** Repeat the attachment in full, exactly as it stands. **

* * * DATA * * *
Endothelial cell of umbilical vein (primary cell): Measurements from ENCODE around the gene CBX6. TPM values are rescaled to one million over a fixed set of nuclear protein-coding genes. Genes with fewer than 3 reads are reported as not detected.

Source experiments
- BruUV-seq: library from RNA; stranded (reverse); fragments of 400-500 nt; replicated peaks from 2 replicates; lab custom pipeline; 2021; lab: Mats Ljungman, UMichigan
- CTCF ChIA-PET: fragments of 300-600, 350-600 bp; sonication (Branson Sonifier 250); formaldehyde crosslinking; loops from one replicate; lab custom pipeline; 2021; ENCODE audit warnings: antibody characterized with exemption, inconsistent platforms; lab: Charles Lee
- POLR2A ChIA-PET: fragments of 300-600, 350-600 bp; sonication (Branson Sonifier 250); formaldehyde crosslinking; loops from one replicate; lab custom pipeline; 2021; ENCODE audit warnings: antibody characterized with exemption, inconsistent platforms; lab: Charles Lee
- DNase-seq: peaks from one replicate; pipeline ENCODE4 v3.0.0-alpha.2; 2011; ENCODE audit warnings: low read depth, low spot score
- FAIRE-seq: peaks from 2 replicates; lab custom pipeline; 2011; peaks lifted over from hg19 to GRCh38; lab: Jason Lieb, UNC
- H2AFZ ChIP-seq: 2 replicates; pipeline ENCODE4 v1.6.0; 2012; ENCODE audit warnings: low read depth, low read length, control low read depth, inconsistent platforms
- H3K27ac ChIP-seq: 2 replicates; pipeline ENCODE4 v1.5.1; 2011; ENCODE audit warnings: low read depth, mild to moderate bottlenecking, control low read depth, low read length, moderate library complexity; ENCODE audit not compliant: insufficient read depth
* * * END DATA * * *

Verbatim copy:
Endothelial cell of umbilical vein (primary cell): Measurements from ENCODE around the gene CBX6. TPM values are rescaled to one million over a fixed set of nuclear protein-coding genes. Genes with fewer than 3 reads are reported as not detected.

Source experiments
- BruUV-seq: library from RNA; stranded (reverse); fragments of 400-500 nt; replicated peaks from 2 replicates; lab custom pipeline; 2021; lab: Mats Ljungman, UMichigan
- CTCF ChIA-PET: fragments of 300-600, 350-600 bp; sonication (Branson Sonifier 250); formaldehyde crosslinking; loops from one replicate; lab custom pipeline; 2021; ENCODE audit warnings: antibody characterized with exemption, inconsistent platforms; lab: Charles Lee
- POLR2A ChIA-PET: fragments of 300-600, 350-600 bp; sonication (Branson Sonifier 250); formaldehyde crosslinking; loops from one replicate; lab custom pipeline; 2021; ENCODE audit warnings: antibody characterized with exemption, inconsistent platforms; lab: Charles Lee
- DNase-seq: peaks from one replicate; pipeline ENCODE4 v3.0.0-alpha.2; 2011; ENCODE audit warnings: low read depth, low spot score
- FAIRE-seq: peaks from 2 replicates; lab custom pipeline; 2011; peaks lifted over from hg19 to GRCh38; lab: Jason Lieb, UNC
- H2AFZ ChIP-seq: 2 replicates; pipeline ENCODE4 v1.6.0; 2012; ENCODE audit warnings: low read depth, low read length, control low read depth, inconsistent platforms
- H3K27ac ChIP-seq: 2 replicates; pipeline ENCODE4 v1.5.1; 2011; ENCODE audit warnings: low read depth, mild to moderate bottlenecking, control low read depth, low read length, moderate library complexity; ENCODE audit not compliant: insufficient read depth